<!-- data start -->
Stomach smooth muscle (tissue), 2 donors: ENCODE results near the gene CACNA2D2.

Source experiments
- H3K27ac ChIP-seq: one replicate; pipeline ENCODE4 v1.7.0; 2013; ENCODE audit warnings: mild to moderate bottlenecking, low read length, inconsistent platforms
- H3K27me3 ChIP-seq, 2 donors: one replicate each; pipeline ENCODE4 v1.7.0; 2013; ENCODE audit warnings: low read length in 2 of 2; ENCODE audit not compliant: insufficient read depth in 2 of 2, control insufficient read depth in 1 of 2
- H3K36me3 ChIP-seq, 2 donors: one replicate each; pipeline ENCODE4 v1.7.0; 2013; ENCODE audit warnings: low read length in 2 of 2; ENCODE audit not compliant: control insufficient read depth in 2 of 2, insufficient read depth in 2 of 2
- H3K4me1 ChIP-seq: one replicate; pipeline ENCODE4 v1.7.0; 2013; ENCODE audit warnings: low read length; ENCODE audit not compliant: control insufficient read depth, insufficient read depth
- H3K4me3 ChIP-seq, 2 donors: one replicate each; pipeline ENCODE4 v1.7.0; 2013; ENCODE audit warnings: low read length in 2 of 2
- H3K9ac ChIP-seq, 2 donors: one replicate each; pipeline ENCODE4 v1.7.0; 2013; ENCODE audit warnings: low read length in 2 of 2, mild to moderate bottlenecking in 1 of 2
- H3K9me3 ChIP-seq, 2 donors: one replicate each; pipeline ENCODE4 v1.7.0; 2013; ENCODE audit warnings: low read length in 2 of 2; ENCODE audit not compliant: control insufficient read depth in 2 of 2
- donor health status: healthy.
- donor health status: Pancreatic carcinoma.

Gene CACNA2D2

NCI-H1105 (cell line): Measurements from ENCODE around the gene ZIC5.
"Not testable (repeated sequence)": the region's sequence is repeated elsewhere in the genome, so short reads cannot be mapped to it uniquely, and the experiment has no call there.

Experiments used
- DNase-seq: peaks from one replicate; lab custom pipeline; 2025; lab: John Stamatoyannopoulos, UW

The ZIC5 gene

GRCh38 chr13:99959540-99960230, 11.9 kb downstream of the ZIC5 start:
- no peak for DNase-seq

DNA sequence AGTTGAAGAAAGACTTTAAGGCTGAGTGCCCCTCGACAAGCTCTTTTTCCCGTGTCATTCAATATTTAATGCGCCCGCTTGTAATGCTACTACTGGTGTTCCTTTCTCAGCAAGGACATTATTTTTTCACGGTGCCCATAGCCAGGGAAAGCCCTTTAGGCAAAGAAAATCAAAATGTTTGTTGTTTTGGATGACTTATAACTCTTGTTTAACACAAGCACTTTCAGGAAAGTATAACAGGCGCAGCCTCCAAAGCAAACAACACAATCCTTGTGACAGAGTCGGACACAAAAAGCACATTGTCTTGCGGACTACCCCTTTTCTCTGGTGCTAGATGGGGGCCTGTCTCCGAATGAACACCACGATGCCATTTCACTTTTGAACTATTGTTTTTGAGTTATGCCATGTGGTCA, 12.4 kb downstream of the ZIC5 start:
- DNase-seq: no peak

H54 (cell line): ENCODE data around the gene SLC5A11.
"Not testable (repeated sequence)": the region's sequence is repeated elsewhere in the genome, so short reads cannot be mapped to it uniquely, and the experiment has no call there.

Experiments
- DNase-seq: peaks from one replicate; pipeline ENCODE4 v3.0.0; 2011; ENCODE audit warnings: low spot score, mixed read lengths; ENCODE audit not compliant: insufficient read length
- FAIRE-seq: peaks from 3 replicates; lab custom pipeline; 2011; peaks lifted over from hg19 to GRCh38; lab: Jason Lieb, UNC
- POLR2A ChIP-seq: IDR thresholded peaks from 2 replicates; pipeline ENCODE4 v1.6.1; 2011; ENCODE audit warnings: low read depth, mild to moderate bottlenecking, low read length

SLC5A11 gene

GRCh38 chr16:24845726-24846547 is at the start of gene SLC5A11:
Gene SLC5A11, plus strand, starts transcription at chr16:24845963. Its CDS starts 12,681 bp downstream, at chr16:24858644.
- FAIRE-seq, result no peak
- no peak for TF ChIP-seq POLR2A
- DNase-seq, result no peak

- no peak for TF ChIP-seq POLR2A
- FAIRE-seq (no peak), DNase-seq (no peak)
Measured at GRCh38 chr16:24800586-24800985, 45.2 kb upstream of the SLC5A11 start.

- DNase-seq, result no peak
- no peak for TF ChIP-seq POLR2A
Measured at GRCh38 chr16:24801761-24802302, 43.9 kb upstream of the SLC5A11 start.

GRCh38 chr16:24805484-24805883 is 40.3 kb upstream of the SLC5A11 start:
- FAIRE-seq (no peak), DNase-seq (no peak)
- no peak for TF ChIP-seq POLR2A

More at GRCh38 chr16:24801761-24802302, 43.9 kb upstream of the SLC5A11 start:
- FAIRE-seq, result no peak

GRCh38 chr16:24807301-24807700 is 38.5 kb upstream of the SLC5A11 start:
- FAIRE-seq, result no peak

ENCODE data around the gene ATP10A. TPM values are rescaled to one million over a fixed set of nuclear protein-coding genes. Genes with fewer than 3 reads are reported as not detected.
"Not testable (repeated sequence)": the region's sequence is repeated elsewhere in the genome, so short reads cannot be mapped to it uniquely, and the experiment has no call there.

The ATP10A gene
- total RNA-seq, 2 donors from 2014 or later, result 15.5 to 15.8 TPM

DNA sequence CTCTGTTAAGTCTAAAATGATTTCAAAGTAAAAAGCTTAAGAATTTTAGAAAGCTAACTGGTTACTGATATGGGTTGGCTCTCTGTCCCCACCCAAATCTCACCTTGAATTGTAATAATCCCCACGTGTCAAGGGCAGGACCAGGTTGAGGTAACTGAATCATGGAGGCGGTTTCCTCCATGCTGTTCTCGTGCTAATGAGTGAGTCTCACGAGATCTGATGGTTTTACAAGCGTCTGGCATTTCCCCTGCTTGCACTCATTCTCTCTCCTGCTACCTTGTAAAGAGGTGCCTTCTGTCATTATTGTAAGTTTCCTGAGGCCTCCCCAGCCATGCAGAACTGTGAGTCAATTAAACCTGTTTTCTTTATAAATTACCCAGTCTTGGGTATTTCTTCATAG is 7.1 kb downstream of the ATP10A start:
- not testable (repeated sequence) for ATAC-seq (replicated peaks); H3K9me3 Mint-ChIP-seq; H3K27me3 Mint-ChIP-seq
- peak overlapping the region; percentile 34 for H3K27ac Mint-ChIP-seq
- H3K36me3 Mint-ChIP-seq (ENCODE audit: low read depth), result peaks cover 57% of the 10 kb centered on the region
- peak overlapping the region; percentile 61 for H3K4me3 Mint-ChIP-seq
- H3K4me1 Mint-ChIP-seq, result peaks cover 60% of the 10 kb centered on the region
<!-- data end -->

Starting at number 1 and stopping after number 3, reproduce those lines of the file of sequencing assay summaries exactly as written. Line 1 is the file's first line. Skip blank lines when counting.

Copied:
Stomach smooth muscle (tissue), 2 donors: ENCODE results near the gene CACNA2D2.

Source experiments
- H3K27ac ChIP-seq: one replicate; pipeline ENCODE4 v1.7.0; 2013; ENCODE audit warnings: mild to moderate bottlenecking, low read length, inconsistent platforms